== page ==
Op-Ed: A Norwegian Diplomat Who Only Harms HIs Country's Image
Over the past years, a bit more has become known in Israel about Norway’s hateful attitudes toward Israel and the Jews. This has led to an increasingly negative image of that country.
In Israel, the greatest damage to how Norway is viewed was probably caused by its current Ambassador Svein Sevje.
In a recent interview with extreme left wing Israeli journalist Akiva Eldar, Sevje explained why Bashir Assad will go down in history as a barbarian dictator instead of a democratic reformer. He implied that the Syrian civil war resulted from the absence of a peace agreement with Israel saying: “I believe that with such an agreement, Syria would have been a different country today. The emergency laws would have had to be removed; the regime would have carried out reforms. The regime was petrified, and they knew that any opening up to democratic values would mean a transfer of power, and they were not ready for it. A peace agreement with Israel would have meant an opening up to the world.”
Most of Sevje’s diplomatic postings have been in the Middle East. However, he has learned precious little from the millennial history of anti-Semitism in which Jews were continuously blamed for the misconduct of others. One sees this from his remark to Eldar concerning the Oslo agreements and if peace had been reached as a result of them: “I am well aware of the fact that what is happening in the Arab countries around you has nothing to do with the lack of an agreement between Israelis and Palestinians, but it would have removed the pretext for blaming Israel for everything.”
Not surprisingly in that interview, Sevje said nothing about the Palestinian Authority’s glorification of murderers of Israeli civilians, nor about religious elements in Hamas’ genocidal charter.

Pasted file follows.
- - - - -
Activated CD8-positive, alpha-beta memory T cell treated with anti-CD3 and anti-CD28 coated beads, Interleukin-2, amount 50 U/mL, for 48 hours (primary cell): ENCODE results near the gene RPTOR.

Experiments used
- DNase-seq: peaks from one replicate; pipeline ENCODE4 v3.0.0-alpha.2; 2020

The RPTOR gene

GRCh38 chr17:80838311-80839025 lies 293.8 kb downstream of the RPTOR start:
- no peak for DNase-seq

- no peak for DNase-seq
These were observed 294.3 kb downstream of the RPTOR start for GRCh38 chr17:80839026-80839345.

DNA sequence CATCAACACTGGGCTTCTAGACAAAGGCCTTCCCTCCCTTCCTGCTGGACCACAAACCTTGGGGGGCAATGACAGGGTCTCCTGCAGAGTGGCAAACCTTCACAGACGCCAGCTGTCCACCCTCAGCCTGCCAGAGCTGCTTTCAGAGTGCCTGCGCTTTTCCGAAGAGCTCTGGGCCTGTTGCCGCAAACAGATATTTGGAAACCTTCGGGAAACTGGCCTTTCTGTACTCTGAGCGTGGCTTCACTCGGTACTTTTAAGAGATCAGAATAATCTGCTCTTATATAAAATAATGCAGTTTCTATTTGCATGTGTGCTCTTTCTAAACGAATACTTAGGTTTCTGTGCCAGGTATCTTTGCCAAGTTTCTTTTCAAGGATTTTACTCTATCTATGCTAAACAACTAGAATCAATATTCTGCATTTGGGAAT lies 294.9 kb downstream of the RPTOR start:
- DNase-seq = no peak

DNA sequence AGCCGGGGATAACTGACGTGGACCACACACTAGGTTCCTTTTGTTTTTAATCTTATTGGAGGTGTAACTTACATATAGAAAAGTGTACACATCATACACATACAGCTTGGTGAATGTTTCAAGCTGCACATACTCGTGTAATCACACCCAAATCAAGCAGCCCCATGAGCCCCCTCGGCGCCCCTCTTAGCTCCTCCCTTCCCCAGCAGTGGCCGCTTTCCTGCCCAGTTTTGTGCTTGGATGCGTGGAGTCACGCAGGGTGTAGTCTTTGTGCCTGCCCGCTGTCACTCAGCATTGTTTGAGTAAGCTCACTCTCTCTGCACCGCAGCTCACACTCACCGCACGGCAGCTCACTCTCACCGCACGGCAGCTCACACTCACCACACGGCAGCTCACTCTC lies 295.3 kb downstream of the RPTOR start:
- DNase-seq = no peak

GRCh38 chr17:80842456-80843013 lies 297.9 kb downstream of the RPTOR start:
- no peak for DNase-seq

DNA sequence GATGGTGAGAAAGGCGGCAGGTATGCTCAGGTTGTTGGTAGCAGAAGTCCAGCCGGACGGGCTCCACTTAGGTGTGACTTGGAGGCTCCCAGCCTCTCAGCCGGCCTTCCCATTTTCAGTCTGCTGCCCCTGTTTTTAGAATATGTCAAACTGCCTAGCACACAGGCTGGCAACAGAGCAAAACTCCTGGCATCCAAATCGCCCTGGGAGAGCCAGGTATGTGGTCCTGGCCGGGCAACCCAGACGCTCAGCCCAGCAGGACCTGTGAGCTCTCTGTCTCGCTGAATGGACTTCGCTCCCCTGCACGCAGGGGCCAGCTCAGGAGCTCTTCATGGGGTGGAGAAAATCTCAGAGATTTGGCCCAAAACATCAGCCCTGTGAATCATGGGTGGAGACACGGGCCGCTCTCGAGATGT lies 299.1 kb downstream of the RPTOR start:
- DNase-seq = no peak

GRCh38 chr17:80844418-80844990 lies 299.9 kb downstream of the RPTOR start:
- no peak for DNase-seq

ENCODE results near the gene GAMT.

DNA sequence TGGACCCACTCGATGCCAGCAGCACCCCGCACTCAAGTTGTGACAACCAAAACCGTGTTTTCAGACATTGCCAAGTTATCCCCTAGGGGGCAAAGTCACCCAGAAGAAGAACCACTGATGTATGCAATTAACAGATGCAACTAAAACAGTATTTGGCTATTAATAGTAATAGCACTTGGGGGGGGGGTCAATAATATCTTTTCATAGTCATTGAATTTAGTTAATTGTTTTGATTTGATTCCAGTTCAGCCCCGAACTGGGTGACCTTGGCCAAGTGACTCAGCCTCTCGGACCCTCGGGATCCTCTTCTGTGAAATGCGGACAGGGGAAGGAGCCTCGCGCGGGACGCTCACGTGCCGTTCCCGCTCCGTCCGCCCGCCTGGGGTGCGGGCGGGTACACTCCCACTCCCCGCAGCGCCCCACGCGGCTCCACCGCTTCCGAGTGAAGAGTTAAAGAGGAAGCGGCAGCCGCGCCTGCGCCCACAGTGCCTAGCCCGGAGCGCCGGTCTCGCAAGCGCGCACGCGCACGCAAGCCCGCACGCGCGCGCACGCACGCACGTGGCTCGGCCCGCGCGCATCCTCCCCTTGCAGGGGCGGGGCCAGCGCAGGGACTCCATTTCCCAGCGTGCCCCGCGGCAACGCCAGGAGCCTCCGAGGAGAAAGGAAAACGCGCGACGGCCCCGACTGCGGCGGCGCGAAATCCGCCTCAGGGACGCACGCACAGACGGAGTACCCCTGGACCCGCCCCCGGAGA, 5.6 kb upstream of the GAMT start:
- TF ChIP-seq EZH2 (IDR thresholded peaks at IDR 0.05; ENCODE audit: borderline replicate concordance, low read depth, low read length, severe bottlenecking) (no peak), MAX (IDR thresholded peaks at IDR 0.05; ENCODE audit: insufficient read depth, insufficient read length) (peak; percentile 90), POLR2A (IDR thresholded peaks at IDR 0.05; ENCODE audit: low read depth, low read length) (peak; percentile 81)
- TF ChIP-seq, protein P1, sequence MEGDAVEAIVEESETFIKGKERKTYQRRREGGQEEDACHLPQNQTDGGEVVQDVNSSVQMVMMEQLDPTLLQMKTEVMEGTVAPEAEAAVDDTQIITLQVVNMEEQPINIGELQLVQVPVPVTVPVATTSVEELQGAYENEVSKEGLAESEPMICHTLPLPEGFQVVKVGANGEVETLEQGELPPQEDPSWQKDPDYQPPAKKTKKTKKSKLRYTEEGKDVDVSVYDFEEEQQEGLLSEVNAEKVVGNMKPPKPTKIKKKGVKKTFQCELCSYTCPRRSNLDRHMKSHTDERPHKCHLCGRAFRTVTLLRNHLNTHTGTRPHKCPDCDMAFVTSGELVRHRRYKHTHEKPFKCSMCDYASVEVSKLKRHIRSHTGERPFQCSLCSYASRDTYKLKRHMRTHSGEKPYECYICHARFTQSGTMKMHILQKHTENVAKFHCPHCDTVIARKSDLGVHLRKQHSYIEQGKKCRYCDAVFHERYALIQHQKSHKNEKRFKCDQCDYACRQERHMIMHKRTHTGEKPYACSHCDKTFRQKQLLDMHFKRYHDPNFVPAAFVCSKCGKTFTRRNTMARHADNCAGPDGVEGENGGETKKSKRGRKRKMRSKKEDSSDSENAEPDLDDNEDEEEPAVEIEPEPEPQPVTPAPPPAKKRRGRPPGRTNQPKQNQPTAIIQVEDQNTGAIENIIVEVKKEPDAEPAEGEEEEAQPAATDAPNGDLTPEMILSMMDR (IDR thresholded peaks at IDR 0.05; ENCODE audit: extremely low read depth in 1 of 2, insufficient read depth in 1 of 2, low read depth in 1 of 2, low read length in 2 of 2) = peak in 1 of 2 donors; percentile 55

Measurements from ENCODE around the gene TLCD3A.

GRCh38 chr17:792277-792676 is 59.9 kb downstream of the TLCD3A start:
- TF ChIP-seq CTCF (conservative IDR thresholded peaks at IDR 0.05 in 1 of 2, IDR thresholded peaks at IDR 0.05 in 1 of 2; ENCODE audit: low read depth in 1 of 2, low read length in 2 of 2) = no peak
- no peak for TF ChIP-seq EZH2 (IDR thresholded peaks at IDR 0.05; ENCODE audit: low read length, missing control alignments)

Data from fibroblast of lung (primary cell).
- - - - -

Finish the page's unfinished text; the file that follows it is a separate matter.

A number of remarks made by Sevje to Israeli media after the Breivik murders in 2011, have greatly contributed to Norway’s negative image. In his observations he implied that terror against Israel was justified in Norwegian eyes. This elicited strong replies from various Israeli writers.
Caroline Glick, Senior Editor of the Jerusalem Post quoted Sevje’s words “We Norwegians view the occupation as the reason for terror against Israel. Many Norwegians still see the occupation as the reason for attacks against Israel. Whoever thinks this way, will not change his mind as a result of the attack in Oslo.” Glick commented: “So in the mind of the illiberal Norwegians, terrorism is justified if the ideology behind it is considered justified. For them it is unacceptable for Breivik to murder Norwegian children, because his ideology is wrong. But it is acceptable for Palestinians to murder Israeli children, because their ideology is right.”
Political scientist Barry Rubin wrote, “Many Europeans will accept terrorism against Israelis or even Americans; very few will applaud terrorism against fellow Europeans. One of the most sensitive aspects of the murderous terrorist attack in Norway by a right-wing gunman is this irony: The youth camp he attacked was engaged in what was essentially – though the campers didn’t see it that way, no doubt – a pro-terrorist program.